As President Obama leaves office, it’s time to reflect on how the economy fared during his tenure. Because of the size and complexity of the U.S. economy, I have generally believed that presidents take too much credit or blame for what occurs on their watch. In many cases, bad luck or good fortune can play a larger role in a particular president’s economic performance than actual policy.
Bailouts: President Obama entered office, after the worst part of the financial crisis unfolded and amid the deepest recession since the Great Depression. With an economy in freefall, the Administration worked with the financial services industry (some would say the relationship was a bit too cozy) to ensure that banks and insurance companies adhered to the strings attached to TARP, which was passed under President Bush. The much hated bank bailout remains a hotly contested topic, but considering just how close these companies were to the abyss, most economists and analysts agree that allowing them to fail would have caused a much deeper and longer recession.
BUT, there were two major flaws associated with the bailouts. The first is that the government ultimately socialized losses (tax payers had to foot the bill), but allowed gains to remain privatized (shareholders reaped the rewards of the recovery). Sure, the banks repaid the loans with interest, but considering that bank stocks have quadrupled in value since early 2009, taxpayers missed out on a big upside. The second major flaw is that the government did not do enough to assist underwater homeowners. The original Home Affordable Refinance Program (HARP) didn't really help that much and the second version was only marginally better. (More on housing below.)
Regulatory: The Dodd-Frank Wall Street Reform and Consumer Protection Act, which was enacted in July 2010, did a couple of good things: it forced banks to keep more capital on hand and it created the Consumer Financial Protection Bureau. Unfortunately, the law was far too dense and did not go far enough in controlling the animal spirits of the banks. The nation’s largest financial institutions are still leveraged, complicated and interconnected, which makes them prone to inflict damage on the overall financial system…and they are still too big to fail.
Stimulus: Just a month after being sworn into office, Obama signed The American Recovery and Reinvestment Act, (the “Act”), into law. The Act was an “effort to jumpstart the economy, save and create millions of jobs, and put a down payment on addressing long-neglected challenges so that our country can thrive in the 21st century.” The effectiveness of the Act has long been disputed, but along with TARP, these actions likely saved the country from enduring a much worse outcome.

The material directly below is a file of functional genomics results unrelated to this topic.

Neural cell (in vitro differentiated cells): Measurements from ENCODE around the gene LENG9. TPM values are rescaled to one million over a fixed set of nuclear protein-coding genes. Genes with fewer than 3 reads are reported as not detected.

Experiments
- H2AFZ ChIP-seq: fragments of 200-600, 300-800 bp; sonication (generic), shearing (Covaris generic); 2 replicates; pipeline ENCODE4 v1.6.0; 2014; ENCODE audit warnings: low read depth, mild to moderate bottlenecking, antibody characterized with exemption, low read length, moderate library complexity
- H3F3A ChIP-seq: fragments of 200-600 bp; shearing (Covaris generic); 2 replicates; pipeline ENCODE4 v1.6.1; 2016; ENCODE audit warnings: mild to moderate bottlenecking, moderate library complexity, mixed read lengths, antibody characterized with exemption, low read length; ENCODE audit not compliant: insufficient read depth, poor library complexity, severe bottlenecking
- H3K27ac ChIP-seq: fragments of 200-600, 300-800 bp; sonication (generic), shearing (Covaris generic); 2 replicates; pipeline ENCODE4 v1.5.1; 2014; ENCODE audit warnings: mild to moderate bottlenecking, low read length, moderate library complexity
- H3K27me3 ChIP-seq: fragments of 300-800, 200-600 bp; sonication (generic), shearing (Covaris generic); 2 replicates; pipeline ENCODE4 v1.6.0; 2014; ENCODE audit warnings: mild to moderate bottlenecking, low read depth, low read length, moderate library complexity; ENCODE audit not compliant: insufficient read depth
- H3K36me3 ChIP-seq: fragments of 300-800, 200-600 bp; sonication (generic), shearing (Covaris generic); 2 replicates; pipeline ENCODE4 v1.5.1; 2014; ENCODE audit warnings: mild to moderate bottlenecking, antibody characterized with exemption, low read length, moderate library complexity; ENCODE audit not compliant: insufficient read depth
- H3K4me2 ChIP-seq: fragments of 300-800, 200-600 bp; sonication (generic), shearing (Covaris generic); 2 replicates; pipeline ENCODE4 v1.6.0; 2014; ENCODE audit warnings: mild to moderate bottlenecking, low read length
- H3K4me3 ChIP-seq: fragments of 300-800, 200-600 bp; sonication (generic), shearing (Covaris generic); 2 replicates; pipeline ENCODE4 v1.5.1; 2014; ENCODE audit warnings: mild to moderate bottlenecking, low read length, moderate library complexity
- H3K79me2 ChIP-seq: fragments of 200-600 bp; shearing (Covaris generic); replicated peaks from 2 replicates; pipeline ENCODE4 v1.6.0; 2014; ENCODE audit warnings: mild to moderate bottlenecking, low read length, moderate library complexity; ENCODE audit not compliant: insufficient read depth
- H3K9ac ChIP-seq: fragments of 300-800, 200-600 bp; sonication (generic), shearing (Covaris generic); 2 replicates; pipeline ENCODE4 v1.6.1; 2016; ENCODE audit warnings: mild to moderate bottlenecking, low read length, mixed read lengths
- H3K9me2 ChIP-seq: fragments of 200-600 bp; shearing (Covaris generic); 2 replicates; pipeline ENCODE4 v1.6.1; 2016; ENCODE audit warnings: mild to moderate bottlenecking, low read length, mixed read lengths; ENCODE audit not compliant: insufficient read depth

Economic growth: In the first quarter of 2009, Gross Domestic Product sank by an annualized 5.4 percent and for all of 2009, the economy contracted by 2.8 percent. There was progress from that low point, but pace of growth of the current recovery has been slower than the annual average post World War II growth rate of 3.3 percent. The economy has expanded by an average of 2.1 percent during the Obama years.
Jobs: In January 2009, the U.S. economy lost 741,000 jobs and the unemployment rate was 7.8 percent, on its way up to a peak of 10 percent in October 2009. According to the government, monthly job losses averaged more 712,000 from October 2008 through March 2009—the most severe six-month period of job losses since 1945. Despite the official end of the recession in June 2009, non-farm employment declined by another 1.2 million until reaching a trough in February 2010. Since bottoming out, the economy has added more than 15 million new positions and the unemployment rate is now 4.7 percent.
The news is not so good when it comes to the participation rate in the labor market, which remains near 40-year lows. While about half of the slide of in those in the labor force can be attributed to demographics, there is still a problem, especially among men, aged 25 to 54.
Income: With the labor market in freefall, median annual household income declined to an inflation-adjusted $54,478 in June 2009, according to Sentier Research – and reached low point of $50,722 in August 2011. As of November 2016 incomes had increased to $58,221, just below the January 2000 level of $58,410. Although average incomes have inched higher, income inequality continues to plague the economy.
Stocks: At the close of trading on January 20, 2009, the Dow stood at 7,949, the S&P 500 was at 805 and NASDAQ settled at 1,440. Stocks did not bottom out until two months later, but since then have soared.
Housing: After peaking in 2006, housing prices finally bottomed out in early 2012. In the most recent Case-Shiller home price report, the National Index was reported as being at a new nominal high, but when adjusting for inflation, Bill McBride of Calculated Risk blog says the National index “is still about 15.3 percent below the bubble peak.” Foreclosure proceedings have plunged 70 percent from the worst of the housing crisis in 2009, according to a year-end report from ATTOM Data Solutions. US foreclosure activity dropped to 10-Year Low in 2016 -- 0.70 percent of all housing units had at least one foreclosure filing in 2016, the lowest annual foreclosure rate nationwide since 2006, when 0.58 percent of housing units had at least one foreclosure filing.